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SOLID Principles: How to create a code that is easy to extend and maintain

SOLID Principles: How to create a code that is easy to extend and maintain

Part 2

In this second entry, we continue telling you about the SOLID principles, to maintain order when programming, with examples from day to day.

LSP: Liskov Substitution Principle

This principle was baptized in the name of Barbara Liskov, she, in her work named, "Behavioral Subtyping Using Invariants and Constraints" presents a way of defining the subtype relationship that is able to ensure that the objects of this subtype , they can preserve the behavioral properties of their supertypes. The subtype relationship is based on the specifications of the sub and super types. 


She created some mathematical rules, which must be taken in consideration for the following conditions to be met:

  1. The main class or client should only use the methods of the parent class.

  2. The child class must not alter the behavior of the parent class's methods. 


Contravariance of Arguments

If the subclass implements the same method, then they must have the same number of arguments. The type of each argument in the subclass method must be the same as the one it is inheriting.

Result covariance

If the method of the base type returns any result, then the result of the subtype method can be a subtype of the base result type.

Rule for exceptions

The exceptions thrown by the subtype must belong to the set of exceptions thrown by its type.

Pre-condition rule

An assertion about the state of the system before the method is called. Preconditions required by methods of the subclass must not be stronger than the preconditions required by its superclass.

Post-condition rule

A statement about the state of the system after the method has been called. Clients that invoke the subclass should not be surprised by the return type of the method.

Class invariance

An assertion about a specific property of the class that is always true. An invariant is a condition or property that holds true.

Constraint rule

A subclass must include all constraints that its superclass exhibits.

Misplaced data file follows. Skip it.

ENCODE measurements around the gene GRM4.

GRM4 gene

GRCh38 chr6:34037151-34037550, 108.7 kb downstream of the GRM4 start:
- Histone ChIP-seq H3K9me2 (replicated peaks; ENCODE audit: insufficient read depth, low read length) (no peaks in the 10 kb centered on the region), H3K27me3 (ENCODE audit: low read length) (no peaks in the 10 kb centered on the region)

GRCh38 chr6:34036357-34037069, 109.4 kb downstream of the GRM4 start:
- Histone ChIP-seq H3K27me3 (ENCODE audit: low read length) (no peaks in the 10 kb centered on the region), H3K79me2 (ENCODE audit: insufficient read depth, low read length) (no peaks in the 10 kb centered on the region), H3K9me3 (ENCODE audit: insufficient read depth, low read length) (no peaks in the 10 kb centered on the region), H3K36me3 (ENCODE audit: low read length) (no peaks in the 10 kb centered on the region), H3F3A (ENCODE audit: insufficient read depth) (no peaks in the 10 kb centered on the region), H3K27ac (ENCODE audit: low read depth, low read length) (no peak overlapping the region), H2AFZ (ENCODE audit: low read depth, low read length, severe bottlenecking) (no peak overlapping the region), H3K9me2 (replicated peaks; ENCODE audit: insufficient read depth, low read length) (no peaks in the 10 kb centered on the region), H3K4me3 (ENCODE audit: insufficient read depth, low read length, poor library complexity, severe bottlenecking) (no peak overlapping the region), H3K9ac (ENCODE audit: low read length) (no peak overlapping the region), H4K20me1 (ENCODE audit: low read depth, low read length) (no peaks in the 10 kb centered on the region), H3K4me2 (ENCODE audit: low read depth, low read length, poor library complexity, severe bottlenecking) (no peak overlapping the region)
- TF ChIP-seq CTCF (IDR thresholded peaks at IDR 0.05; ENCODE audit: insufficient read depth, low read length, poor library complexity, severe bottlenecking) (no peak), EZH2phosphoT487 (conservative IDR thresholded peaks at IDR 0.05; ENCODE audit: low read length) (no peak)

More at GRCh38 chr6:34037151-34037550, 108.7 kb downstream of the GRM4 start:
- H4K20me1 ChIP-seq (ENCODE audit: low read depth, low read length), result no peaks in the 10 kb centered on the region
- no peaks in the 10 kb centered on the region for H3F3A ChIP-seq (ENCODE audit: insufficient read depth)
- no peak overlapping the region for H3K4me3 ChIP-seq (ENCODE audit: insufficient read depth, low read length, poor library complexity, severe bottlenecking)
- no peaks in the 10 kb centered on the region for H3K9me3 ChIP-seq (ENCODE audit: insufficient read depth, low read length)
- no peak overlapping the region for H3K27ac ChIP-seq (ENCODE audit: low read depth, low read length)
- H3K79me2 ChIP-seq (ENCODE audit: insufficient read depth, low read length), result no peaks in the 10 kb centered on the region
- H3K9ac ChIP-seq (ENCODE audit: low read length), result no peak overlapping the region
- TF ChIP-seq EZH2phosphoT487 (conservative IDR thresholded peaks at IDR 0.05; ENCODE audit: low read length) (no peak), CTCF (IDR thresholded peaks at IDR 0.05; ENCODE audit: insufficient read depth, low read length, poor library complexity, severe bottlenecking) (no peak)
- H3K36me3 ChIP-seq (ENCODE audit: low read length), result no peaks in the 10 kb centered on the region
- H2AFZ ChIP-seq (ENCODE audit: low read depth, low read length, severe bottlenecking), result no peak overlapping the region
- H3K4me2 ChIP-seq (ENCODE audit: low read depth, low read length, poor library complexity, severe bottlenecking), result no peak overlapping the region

ISP: Interface Segregation Principle

The interface segregation principle states that clients are not forced to rely on interfaces they do not use. In the previous example we started to see how the interfaces help us to abstract the "how" from the "what" to the point that we can depend on the contract (calculateArea) without even knowing what happens in each implementation to generate said area.



But in some cases there may be cases where the interfaces define more methods than your client needs. From here can derive the need to extract the definition of certain functionalities from a high-level interface and make use of inheritance (Object-Oriented Programming), or the composition of functions (functional programming) to compose an interface according to the client's concept. An example of this can be the birds, we can start with an interface that represents the birds and implement it for the case of the Aguila class:

So far so good, the eagle can scream, can fly, and plummet to hunt so the interface complies with what the client (the Eagle class needs), but what happens if we include a new bird, let's imagine that now let's add a penguin, which is a bird, can flap, but cannot fly:

In this case, the penguin client implements functionalities that are not typical of the species, which is why the segregation of the Ave interface comes in here. A penguin can flap, in addition to squawking, and swim. So the common with the Eagle is only flapping. so we can keep flapping as part of the Bird concept, but separate the specific things of the eagles and those of the penguin in two different interfaces, sharing by inheritance being Birds.

With this, the clients: Eagle and Penguin can determine which methods to implement according to their natures, the Eagle being a Flying Eagle can scream, fly and plummet while the Penguin can swim, leaving the segregation as follows:

In the final part of this article, we will delve into what is DIP: Dependency Inversion Principle, along with key concepts that will help you plan and create your code, avoiding errors and continuously.

Disclaimer: The statements and opinions expressed in this article are those of the author(s) and do not necessarily reflect the positions of Thoughtworks.

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